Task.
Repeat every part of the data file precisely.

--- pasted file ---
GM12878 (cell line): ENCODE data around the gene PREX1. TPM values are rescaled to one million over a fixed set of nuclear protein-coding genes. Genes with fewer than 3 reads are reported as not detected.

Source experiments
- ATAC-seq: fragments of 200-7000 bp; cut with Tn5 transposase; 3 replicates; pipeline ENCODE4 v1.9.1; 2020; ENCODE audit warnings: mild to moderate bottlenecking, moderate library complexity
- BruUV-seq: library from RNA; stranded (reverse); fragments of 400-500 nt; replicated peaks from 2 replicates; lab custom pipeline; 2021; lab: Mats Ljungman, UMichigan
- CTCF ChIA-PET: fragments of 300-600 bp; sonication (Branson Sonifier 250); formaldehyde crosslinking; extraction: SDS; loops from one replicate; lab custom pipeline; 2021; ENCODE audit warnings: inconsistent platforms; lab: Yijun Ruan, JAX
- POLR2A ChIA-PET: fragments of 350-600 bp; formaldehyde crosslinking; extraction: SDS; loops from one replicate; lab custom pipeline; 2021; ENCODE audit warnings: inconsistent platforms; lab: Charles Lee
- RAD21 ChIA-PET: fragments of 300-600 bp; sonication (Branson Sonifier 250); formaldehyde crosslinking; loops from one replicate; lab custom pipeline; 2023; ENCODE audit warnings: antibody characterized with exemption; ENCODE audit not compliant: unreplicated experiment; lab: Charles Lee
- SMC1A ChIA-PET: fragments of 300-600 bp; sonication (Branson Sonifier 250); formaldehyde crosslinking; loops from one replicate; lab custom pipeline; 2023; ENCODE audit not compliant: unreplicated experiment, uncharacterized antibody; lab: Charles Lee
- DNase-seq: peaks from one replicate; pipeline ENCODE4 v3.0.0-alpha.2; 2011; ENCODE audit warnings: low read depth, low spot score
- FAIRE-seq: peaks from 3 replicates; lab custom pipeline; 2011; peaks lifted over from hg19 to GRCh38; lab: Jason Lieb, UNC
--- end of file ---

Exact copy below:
GM12878 (cell line): ENCODE data around the gene PREX1. TPM values are rescaled to one million over a fixed set of nuclear protein-coding genes. Genes with fewer than 3 reads are reported as not detected.

Source experiments
- ATAC-seq: fragments of 200-7000 bp; cut with Tn5 transposase; 3 replicates; pipeline ENCODE4 v1.9.1; 2020; ENCODE audit warnings: mild to moderate bottlenecking, moderate library complexity
- BruUV-seq: library from RNA; stranded (reverse); fragments of 400-500 nt; replicated peaks from 2 replicates; lab custom pipeline; 2021; lab: Mats Ljungman, UMichigan
- CTCF ChIA-PET: fragments of 300-600 bp; sonication (Branson Sonifier 250); formaldehyde crosslinking; extraction: SDS; loops from one replicate; lab custom pipeline; 2021; ENCODE audit warnings: inconsistent platforms; lab: Yijun Ruan, JAX
- POLR2A ChIA-PET: fragments of 350-600 bp; formaldehyde crosslinking; extraction: SDS; loops from one replicate; lab custom pipeline; 2021; ENCODE audit warnings: inconsistent platforms; lab: Charles Lee
- RAD21 ChIA-PET: fragments of 300-600 bp; sonication (Branson Sonifier 250); formaldehyde crosslinking; loops from one replicate; lab custom pipeline; 2023; ENCODE audit warnings: antibody characterized with exemption; ENCODE audit not compliant: unreplicated experiment; lab: Charles Lee
- SMC1A ChIA-PET: fragments of 300-600 bp; sonication (Branson Sonifier 250); formaldehyde crosslinking; loops from one replicate; lab custom pipeline; 2023; ENCODE audit not compliant: unreplicated experiment, uncharacterized antibody; lab: Charles Lee
- DNase-seq: peaks from one replicate; pipeline ENCODE4 v3.0.0-alpha.2; 2011; ENCODE audit warnings: low read depth, low spot score
- FAIRE-seq: peaks from 3 replicates; lab custom pipeline; 2011; peaks lifted over from hg19 to GRCh38; lab: Jason Lieb, UNC